From Unearthing The Music
Artemy Troitsky (Russian: Арте́мий Тро́ицкий, born 16 June 1955 in Yaroslavl) is a Russian journalist, music critic, concert promoter, radio host, and academic who has lectured on music journalism at Moscow State University. In 1988 he was described in The New York Times as "the leading Soviet rock critic" as one of the foremost promotors of rock music in the USSR.
In 1986 Troitsky was one of the organizers of the "Account No. 904" rock concert, modeled on Live Aid, to raise funds for the victims of the Chernobyl disaster, the first such concert in the Soviet Union.
Currently Troitsky is living in Tallinn, Estonia and works as a lecturer in Tallinn and Helsinki.
Artemy Troitsky was born on June 16, 1955 in Yaroslavl, into the family of political scientist and Latin American historian Kiva Lvovich Maidanik (Майданик, Кива Львович). His mother was Rufina Nikolaevna Troitskaya. He spent his childhood in Prague, where his parents worked as employees of the journal Problems of Peace and Socialism («Проблемы мира и социализма»).
From 1972 to 1974 he organized discos in the main building of Moscow State University, in cafe B-4. In 1977 he graduated from the Moscow Institute of Economics and Statistics with a degree in mathematics and economics. From 1978 to 1983 he worked as a junior research fellow at the Institute of Art History. He was fired before he had time to defend his Ph.D. From 1982 to 1983 he was the guitarist of Zvuki Mu. He was also one of the founders of the “General Records” label.
Since 2001, he has lectured on the subjects “The History of the Entertainment Industry” and “The Music Press” at the “Production and Management in Music Show Business” faculty of the State University of Management.
From 2001 to 2014, he conducted a master class in music journalism at the journalism department of Moscow State University. In an interview, Troitsky noted that he was “survived” from Moscow State University after 13 years of teaching, and they tried to censor and “control” his lectures at the university in recent years.
Between 2003-2004 he was the chairman of the jury of the International Festival of Ethnic Music “Sayan Ring” in Shushensky (currently the “World of Siberia” festival since 2012).
In 2011, the journalist was subject to a surge of prosecutions for his public statements. There were seven lawsuits in total: five civil and two criminal, the plaintiffs in criminal proceedings were former policeman N. Khovansky and musician V. Samoilov. In support of the journalist, a solidarity concert was organized, which was held at the Moscow club “Hleb” in June 2011. In December 2011, these lawsuits were dismissed.
Since mid-September 2014 he lives in Tallinn, Estonia where he teaches. He is also an active teacher in Finland and London, and lectures in many other places, such as in the United States, for various higher education institutions.
In 2018, in the framework of the Moscow Beat Film Festival, the premiere of the two-hour documentary film “The Critic” (directed by Andrei Ayrapetov), dedicated to the figure of Artemy Troitsky, took place. The film focuses on the journalist's young years, as well as on his activity in the rock community in the 1980s.
Trinity's debut as a rock journalist took place in 1967, he wrote a review of The Beatles' album “Sgt. Pepper's Lonely Hearts Club Band”, published in a homemade school magazine. He wrote about rock music articles in the journal "Peer" at a time when rock music was out of favor with the authorities of the USSR. The first such publication was an article about a Deep Purple album in 1975 .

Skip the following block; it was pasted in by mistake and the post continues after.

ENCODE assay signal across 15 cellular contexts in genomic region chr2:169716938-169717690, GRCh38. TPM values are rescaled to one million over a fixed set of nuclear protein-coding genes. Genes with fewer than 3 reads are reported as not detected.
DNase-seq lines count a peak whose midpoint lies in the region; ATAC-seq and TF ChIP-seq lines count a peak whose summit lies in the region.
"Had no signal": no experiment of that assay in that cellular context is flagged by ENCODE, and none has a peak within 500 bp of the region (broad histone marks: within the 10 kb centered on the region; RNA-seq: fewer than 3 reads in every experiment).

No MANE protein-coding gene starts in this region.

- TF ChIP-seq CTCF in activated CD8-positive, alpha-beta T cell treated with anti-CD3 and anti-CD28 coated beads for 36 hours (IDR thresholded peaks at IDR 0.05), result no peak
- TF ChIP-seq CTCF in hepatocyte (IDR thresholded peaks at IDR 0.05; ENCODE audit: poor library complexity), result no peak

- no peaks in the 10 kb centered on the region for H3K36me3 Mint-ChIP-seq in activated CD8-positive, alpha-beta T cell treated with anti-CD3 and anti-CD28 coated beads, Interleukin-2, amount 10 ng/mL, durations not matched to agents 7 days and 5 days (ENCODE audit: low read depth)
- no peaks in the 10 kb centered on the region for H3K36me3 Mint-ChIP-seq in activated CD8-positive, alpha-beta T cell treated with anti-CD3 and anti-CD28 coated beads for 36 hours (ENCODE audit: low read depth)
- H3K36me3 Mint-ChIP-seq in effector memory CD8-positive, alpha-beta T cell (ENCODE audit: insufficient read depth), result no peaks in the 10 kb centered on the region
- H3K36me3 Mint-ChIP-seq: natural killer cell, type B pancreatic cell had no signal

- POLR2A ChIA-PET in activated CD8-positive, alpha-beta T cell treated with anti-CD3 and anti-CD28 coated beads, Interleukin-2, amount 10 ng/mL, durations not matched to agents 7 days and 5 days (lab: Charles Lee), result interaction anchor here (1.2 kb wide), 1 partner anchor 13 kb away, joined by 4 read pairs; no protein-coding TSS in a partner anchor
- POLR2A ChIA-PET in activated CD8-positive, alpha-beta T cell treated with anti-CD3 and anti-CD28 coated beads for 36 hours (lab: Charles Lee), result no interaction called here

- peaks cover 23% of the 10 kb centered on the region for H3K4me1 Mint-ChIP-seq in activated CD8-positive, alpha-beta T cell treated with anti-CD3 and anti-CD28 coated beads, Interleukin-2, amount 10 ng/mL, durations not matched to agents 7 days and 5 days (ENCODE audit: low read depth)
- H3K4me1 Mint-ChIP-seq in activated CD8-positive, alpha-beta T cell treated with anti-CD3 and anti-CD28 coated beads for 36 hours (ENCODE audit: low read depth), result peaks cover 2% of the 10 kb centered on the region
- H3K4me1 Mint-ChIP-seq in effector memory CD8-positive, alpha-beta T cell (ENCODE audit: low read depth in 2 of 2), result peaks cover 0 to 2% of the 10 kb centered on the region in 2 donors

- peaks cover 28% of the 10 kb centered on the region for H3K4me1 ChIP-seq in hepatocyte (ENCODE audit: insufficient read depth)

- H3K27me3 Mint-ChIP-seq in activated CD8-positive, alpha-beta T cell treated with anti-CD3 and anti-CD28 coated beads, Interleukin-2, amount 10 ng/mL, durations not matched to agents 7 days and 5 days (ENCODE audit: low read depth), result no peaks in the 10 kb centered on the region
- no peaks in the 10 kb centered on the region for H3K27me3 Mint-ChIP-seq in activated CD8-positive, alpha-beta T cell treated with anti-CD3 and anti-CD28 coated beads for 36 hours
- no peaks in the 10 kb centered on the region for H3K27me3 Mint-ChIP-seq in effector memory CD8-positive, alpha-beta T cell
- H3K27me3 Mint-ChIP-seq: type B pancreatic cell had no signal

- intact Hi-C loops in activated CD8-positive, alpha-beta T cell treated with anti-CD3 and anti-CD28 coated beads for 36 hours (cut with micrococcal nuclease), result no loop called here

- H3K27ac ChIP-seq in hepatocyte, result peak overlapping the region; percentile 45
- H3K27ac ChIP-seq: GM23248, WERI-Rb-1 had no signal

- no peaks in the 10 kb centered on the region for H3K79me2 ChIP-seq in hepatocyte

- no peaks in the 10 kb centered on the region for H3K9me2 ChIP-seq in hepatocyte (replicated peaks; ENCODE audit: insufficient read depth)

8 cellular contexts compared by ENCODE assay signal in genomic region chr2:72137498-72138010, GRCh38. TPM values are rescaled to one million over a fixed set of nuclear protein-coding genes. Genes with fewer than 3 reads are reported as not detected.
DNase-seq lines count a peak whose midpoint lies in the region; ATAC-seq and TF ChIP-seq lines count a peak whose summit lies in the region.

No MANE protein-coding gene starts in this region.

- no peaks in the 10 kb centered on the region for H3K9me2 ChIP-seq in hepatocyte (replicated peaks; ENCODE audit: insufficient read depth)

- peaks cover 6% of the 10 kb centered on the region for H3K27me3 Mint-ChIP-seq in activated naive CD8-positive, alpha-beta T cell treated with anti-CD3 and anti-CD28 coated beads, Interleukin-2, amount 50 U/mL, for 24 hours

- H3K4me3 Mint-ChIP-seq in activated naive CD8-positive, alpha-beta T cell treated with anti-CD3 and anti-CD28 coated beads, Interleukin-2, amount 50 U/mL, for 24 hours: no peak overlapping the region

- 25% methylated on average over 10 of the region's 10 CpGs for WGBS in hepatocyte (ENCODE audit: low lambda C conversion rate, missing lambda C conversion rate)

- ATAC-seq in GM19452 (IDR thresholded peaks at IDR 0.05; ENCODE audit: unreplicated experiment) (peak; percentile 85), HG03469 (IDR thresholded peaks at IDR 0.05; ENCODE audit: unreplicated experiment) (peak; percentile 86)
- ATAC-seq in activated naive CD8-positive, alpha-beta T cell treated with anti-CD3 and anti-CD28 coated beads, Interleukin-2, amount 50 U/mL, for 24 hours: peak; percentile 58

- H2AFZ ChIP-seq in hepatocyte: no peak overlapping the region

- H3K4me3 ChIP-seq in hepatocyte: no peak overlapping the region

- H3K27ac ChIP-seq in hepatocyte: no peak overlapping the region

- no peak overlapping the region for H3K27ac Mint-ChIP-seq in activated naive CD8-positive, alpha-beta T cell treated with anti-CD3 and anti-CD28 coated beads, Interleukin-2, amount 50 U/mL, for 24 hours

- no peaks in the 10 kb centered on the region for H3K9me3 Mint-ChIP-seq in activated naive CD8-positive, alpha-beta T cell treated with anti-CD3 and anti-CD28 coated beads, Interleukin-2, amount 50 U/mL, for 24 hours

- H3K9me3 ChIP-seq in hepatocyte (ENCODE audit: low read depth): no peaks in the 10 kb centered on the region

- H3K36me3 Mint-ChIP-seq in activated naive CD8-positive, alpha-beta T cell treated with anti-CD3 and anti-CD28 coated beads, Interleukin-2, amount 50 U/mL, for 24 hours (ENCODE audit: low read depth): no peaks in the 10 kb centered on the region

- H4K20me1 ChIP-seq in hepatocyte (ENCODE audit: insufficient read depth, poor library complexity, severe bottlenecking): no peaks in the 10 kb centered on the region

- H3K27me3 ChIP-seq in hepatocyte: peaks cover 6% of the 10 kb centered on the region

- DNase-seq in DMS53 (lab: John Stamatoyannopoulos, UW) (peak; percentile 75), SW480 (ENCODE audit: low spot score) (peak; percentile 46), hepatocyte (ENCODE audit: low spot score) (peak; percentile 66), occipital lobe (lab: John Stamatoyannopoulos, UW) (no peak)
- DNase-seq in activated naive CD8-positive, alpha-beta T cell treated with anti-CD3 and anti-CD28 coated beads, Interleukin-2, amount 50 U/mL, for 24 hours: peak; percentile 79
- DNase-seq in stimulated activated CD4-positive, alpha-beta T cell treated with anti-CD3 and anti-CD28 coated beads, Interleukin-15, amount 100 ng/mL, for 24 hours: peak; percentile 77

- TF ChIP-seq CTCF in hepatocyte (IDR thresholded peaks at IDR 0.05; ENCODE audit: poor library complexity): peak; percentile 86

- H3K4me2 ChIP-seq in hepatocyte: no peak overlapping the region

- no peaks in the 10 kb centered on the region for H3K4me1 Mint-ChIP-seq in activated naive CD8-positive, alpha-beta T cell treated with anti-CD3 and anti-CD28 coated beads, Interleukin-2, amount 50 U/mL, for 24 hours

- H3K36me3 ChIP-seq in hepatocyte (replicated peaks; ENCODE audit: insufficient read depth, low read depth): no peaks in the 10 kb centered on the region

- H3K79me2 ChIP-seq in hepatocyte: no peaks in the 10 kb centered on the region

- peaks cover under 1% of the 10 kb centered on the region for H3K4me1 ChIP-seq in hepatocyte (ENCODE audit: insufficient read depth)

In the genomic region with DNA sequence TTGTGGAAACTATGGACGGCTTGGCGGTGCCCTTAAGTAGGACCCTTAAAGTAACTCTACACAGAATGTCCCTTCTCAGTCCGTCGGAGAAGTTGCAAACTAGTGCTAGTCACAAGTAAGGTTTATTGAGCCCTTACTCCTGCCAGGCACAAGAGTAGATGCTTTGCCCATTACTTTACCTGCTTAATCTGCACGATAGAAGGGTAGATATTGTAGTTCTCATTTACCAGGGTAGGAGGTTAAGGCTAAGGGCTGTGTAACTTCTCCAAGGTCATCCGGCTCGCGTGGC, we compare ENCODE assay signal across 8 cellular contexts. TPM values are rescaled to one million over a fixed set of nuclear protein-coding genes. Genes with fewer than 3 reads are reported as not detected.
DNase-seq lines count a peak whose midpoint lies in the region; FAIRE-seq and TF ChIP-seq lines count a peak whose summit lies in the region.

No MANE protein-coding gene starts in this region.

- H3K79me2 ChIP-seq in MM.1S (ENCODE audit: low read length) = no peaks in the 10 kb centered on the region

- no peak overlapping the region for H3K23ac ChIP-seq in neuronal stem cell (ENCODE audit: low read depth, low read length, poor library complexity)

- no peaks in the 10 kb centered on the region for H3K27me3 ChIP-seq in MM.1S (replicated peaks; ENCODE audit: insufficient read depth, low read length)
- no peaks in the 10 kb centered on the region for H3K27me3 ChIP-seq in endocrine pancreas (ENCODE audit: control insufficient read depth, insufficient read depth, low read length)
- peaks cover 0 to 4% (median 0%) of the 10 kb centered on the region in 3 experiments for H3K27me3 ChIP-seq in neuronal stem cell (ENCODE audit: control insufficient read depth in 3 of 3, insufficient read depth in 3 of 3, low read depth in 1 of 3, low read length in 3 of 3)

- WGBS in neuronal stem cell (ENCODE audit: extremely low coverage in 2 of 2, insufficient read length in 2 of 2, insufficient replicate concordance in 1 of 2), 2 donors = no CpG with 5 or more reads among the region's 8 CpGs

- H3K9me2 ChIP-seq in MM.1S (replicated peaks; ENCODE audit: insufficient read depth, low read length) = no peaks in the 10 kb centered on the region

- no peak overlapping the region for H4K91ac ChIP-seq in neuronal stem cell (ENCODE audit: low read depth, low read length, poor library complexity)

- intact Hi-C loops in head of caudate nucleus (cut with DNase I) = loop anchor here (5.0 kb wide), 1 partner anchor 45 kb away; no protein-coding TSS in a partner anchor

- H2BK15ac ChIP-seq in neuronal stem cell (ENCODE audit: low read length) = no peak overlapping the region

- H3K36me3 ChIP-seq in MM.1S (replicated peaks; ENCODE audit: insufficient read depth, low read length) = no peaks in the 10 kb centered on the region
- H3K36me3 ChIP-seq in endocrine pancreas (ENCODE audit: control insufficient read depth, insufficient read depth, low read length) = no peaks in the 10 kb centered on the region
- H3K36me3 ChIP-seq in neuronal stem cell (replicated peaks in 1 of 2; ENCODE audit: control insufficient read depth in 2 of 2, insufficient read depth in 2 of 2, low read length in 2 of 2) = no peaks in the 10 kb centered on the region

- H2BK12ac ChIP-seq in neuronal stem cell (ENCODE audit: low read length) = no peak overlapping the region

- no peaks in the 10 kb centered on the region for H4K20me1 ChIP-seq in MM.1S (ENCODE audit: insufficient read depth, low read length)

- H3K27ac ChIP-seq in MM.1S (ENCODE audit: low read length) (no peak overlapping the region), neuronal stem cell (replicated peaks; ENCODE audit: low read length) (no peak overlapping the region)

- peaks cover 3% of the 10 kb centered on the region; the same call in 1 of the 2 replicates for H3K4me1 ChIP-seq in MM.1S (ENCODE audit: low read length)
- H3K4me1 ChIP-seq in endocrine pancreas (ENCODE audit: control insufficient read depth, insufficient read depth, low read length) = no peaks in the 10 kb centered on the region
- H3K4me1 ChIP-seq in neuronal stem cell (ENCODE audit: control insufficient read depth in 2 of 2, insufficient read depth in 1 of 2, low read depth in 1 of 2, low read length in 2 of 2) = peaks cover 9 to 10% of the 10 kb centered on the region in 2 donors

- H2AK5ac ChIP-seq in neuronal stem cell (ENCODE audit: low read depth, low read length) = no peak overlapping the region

In 1981, he was a member of the editorial board of the Samizdat magazine Zerkalo. His publications were banned in the Soviet press between 1983 to 1985.
From 1995 to 1996 he was the first editor in chief of the Russian version of Playboy magazine. Later he collaborated with other publications, including Novaya Gazeta (since 1997, the host of the weekly Novaya Gazeta. Monday, a member of the editorial board and author of the music app Moskovsky Bit).
In the late 1970s and early 1980s, he organized underground concerts and festivals of Soviet rock bands and performers, including Mashina Vremeni, Dynamic, Aquarium, Automatic Satisfiers and Kino. He was the organizer and a jury member of the "Spring Rhythms. Tbilisi-1980” festival, thanks to which the groups Mashina Vremeni, The Magnetic Band, Aquarium and Autograph became widely known. He was one of the first who noticed the talent of Vasily Shumov and the Center group , and later - Alexander Bashlachev, who he later helped in every way and took care of.
He remained active for many years in promoting concerts from both Russian bands abroad and foreign bands in Russia, bringing bands and artists such as Suicide, Sonic Youth, Aphex Twin, Autechre, Mouse on Mars and others.
- Back in the USSR: The True Story of Rock in Russia. London and Boston: Faber & Faber, 1988.
- Tusovka: Who's Who in the New Soviet Rock Culture. London: Omnibus, 1990.
- Subkultura: Stories of Youth and Resistance in Russia, 1815-2017. New Social: 2017.
- Down House (2001)
- Paul McCartney in Red Square (2003)
- Gloss (2007)
- Bill Keller, About the Arts: Moscow. Rock, Born in the U.S.S.R., in The New York Times, Oct. 9, 1988.
- "Soviet Stars Give Concert for Chernobyl", Rock Hill Herald 29 May 1986, p. 4b.
- Артемий Троицкий: «Путин вышел из ельцинской загогулины, но пошел значительно дальше». Плейбой революции. Московский комсомолец (17 сентября 2015).
- Artemy Troitsky, "The Russia I Lost", New Statesman, 27 November 2006.
- Artemy Troitsky, "Someone still loves you, Boris", New Statesman 30 April 2007.
- Artemy Troitsky, "Loyalty Card", New Statesman, 29 November 2007.
Text adapted from Wikipedia